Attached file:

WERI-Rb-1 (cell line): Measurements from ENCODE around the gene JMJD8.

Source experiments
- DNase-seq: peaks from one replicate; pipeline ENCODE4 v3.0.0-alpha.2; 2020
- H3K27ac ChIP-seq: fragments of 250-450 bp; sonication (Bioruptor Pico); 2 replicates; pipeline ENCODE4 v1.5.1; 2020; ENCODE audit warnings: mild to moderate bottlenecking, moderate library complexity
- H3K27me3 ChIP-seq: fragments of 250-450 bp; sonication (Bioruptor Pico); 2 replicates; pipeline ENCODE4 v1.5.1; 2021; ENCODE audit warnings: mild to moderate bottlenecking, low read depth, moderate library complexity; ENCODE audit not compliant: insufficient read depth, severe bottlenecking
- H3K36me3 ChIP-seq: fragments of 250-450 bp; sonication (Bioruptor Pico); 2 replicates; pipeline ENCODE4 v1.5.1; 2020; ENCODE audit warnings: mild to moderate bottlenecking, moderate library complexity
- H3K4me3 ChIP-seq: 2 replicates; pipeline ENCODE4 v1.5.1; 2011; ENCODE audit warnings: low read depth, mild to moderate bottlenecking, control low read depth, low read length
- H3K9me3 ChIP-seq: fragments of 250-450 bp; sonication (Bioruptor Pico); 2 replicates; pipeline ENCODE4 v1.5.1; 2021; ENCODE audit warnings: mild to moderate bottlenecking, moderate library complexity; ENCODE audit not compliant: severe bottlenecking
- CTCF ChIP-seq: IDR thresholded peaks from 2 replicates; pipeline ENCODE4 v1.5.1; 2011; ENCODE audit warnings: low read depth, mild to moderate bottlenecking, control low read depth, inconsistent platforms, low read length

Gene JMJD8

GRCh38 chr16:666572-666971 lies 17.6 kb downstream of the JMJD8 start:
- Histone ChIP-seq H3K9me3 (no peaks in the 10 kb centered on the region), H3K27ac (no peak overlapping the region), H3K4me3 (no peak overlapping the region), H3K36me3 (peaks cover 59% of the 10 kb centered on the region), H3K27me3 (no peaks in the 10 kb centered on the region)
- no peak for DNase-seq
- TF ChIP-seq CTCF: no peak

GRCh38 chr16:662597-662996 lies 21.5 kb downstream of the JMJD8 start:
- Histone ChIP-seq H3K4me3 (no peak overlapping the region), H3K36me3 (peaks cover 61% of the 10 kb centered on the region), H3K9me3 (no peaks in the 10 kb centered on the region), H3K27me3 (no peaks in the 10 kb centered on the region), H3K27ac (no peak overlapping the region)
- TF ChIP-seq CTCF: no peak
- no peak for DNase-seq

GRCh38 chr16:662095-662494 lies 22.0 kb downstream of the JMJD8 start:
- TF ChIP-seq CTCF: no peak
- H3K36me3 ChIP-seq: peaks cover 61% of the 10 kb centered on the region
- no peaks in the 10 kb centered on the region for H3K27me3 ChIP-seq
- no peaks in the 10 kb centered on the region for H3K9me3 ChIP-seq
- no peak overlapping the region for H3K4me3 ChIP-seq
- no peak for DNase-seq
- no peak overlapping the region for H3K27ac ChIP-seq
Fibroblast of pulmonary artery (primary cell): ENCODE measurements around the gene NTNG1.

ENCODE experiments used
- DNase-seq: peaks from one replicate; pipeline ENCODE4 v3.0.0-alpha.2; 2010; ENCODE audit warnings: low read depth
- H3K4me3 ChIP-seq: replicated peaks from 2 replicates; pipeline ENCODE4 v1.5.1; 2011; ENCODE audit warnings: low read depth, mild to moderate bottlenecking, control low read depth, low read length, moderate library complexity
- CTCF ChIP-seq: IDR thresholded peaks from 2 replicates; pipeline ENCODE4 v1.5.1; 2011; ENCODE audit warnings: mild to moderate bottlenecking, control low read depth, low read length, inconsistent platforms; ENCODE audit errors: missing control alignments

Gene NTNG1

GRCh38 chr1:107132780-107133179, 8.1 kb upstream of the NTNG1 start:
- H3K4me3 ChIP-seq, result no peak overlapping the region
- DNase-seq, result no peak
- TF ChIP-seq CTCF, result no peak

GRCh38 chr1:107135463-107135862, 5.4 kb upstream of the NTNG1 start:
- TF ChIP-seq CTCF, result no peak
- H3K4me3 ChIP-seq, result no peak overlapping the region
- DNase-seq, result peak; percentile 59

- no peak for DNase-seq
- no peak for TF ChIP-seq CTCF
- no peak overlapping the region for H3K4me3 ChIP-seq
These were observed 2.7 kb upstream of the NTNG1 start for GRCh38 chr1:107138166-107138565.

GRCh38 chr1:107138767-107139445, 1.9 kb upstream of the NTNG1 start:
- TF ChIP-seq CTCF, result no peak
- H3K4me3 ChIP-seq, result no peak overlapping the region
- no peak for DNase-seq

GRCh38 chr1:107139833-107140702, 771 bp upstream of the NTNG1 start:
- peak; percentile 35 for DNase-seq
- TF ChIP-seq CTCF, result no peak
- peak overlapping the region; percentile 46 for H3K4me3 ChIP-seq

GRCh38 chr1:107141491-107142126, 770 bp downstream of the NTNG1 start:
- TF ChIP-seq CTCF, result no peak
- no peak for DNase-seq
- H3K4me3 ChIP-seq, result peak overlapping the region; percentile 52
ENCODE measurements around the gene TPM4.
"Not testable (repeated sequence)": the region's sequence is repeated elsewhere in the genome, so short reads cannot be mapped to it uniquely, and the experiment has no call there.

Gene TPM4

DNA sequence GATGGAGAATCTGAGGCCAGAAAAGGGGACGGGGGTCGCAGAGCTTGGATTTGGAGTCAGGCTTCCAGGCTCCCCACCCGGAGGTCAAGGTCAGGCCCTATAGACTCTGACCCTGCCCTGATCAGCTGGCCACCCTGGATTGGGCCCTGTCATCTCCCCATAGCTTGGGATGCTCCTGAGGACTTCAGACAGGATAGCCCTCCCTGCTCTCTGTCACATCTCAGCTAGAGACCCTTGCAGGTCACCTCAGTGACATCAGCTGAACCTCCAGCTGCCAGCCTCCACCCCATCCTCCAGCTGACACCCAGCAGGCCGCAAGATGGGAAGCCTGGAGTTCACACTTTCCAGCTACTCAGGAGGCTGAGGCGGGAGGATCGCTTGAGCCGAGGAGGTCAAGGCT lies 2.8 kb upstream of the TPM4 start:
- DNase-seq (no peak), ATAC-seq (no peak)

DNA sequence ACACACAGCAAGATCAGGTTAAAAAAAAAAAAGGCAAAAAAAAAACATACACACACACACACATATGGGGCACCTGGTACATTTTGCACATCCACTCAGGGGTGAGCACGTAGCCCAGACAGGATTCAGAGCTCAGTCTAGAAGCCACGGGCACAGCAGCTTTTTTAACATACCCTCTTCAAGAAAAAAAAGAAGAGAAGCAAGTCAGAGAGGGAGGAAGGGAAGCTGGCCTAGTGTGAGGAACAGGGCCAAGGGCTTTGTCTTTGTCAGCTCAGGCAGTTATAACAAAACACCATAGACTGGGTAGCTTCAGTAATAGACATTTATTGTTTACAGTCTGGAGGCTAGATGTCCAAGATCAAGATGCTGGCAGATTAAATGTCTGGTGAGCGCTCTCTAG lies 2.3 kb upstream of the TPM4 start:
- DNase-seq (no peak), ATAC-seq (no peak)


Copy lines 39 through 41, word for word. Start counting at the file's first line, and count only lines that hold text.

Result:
- H3K4me3 ChIP-seq, result no peak overlapping the region
- DNase-seq, result peak; percentile 59

- no peak for DNase-seq